We Need Spiritual Revival – Part 1
“And the Lord added to their number daily those who were being saved.” (Acts 2:47 NIV)
I believe that nearly all church leaders and mature believers across our country today would agree that we urgently need spiritual revival. In some exceptional places the Lord is obviously blessing, but in the vast majority of our churches, no matter the denomination, we are not seeing the kind of evangelistic growth and spiritual vitality modeled in the book of Acts.
The plain truth is that we are not baptizing large numbers of people in proportion to the population. Researchers have now proven that most of the much-heralded “church growth” is little more than people moving from First Presbyterian to First Nazarene to First Baptist to First Assembly of God. That is not what causes the angels to rejoice. They rejoice when a sinner repents.
Part of our problem is that we have developed a religious industry whose machinery runs smoothly without any need of the Holy Spirit. A.W. Tozer once commented that if God were to take the Holy Spirit out of this world, most of what the church is doing would go right on, and nobody would know the difference. We have become set in our ways—but they are not the ways of God’s blessing and power.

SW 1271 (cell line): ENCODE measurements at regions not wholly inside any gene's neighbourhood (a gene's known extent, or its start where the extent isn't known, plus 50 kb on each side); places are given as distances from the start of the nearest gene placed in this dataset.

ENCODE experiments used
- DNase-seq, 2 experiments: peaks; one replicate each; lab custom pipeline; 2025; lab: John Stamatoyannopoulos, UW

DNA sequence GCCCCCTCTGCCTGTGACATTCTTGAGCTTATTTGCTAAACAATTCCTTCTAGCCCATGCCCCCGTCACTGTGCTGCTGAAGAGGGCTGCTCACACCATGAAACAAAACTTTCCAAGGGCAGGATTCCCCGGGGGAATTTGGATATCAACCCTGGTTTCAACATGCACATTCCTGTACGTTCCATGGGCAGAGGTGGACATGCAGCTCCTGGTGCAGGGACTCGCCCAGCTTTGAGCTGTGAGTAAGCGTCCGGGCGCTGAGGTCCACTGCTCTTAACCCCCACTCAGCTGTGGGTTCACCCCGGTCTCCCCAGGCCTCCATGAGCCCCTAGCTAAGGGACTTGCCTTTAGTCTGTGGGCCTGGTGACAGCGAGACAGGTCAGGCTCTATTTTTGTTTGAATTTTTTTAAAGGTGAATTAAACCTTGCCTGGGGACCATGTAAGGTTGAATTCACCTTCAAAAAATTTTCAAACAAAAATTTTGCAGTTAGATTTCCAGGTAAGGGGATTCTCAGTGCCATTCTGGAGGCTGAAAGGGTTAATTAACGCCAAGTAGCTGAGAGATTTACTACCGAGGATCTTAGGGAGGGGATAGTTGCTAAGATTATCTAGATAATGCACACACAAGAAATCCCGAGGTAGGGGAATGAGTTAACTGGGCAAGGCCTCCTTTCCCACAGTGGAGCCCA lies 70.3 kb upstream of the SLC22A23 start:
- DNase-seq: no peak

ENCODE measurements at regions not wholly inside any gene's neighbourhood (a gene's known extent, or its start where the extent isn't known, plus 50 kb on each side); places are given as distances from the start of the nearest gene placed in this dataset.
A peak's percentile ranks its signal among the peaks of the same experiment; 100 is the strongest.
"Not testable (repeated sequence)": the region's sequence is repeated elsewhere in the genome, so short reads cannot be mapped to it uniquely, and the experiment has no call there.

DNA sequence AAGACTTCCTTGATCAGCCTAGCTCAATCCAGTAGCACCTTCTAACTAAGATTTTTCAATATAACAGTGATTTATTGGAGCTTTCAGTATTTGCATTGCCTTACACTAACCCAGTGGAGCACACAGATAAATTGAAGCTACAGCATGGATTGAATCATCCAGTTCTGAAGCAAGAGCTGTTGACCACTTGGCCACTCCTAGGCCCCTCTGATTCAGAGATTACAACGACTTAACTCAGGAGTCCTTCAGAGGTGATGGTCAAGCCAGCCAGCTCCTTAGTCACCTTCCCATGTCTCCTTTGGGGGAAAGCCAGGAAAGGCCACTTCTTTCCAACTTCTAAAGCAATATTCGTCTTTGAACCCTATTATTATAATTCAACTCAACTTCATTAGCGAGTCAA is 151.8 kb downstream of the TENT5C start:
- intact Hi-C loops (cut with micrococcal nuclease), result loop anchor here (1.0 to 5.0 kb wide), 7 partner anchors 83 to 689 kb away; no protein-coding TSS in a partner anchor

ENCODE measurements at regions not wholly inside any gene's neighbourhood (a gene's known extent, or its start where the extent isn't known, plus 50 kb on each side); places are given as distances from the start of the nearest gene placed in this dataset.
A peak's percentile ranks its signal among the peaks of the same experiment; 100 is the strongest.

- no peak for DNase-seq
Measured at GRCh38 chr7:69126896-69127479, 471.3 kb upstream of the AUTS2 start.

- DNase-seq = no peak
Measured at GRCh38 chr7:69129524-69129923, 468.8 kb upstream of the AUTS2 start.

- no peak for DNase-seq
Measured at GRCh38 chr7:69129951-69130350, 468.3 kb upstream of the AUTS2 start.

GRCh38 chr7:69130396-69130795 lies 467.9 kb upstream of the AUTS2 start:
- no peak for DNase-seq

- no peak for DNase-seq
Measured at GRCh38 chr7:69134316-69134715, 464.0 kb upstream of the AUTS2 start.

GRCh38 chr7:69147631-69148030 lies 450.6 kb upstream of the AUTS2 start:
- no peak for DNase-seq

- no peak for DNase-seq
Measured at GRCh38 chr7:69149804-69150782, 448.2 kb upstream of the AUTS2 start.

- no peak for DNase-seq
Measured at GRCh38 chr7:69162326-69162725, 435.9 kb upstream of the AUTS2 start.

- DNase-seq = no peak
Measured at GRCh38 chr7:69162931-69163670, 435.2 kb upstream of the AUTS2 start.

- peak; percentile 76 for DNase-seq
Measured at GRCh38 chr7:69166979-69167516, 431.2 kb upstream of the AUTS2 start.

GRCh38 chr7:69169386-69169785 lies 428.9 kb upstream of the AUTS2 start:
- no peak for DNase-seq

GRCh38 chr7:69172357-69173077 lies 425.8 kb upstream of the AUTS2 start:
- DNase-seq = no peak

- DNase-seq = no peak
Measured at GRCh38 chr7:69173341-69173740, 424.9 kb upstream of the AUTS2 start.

The churches in Acts had no New Testament (it wasn’t written yet), no choirs, no electronic gear, no buildings of their own, no friends in high places—and yet they still shook the world. God didn’t send the Holy Spirit to give us thrills and chills; he sent the Spirit to empower us to win lost people to Jesus. The acid test of my preaching and our choir’s ministry is whether, through God, we are able to pierce hard, unbelieving hearts with the gospel message and see people turn to the Lord. Without this divine power and boldness we tend to shy away from confronting the world head on. We retreat into discussions about how terrible everything is around us. Or else we argue endlessly with each other about whose doctrine is more correct. Church becomes a cultural club for sociologists to study.
To be continued...
-Pastor Cymbala (excerpted from Fresh Power)